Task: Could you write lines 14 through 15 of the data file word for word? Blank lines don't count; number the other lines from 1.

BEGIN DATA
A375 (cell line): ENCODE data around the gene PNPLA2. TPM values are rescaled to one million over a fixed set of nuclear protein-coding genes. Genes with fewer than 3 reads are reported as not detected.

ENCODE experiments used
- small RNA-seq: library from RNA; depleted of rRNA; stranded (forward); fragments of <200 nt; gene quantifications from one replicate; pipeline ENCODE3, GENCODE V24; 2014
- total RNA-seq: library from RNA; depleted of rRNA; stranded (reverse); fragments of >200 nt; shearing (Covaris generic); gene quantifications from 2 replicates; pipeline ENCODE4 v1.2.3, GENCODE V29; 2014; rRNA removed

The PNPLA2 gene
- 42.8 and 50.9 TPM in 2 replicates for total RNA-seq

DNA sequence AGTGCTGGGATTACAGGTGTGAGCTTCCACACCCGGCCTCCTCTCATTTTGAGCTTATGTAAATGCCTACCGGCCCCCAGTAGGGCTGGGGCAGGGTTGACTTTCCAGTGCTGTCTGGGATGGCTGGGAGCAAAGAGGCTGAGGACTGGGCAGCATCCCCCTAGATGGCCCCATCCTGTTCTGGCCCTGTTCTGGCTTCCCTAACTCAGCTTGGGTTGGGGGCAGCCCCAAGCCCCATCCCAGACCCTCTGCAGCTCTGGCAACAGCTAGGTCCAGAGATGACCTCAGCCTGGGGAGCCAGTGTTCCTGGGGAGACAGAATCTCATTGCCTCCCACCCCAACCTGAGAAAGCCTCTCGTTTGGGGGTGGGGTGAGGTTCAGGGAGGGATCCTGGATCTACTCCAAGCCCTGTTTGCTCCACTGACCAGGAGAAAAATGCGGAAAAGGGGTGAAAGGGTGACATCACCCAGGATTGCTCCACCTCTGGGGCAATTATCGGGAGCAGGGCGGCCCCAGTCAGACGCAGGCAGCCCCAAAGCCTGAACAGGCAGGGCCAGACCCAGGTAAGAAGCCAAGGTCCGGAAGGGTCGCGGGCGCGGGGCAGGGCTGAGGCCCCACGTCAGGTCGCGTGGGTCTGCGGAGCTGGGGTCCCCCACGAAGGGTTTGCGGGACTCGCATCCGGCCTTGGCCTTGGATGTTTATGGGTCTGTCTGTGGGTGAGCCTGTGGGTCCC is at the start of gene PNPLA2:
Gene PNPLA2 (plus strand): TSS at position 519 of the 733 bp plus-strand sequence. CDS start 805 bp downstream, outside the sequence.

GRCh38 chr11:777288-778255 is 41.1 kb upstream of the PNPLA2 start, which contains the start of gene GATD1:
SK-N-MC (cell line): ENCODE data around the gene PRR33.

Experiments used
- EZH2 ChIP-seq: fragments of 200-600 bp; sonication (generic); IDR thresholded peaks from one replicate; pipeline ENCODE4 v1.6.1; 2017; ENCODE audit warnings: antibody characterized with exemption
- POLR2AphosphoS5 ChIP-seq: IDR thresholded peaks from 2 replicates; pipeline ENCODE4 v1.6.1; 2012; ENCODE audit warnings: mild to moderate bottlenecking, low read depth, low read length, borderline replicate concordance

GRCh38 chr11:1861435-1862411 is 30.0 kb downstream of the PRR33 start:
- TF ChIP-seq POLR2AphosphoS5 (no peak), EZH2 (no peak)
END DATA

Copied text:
GRCh38 chr11:1861435-1862411 is 30.0 kb downstream of the PRR33 start:
- TF ChIP-seq POLR2AphosphoS5 (no peak), EZH2 (no peak)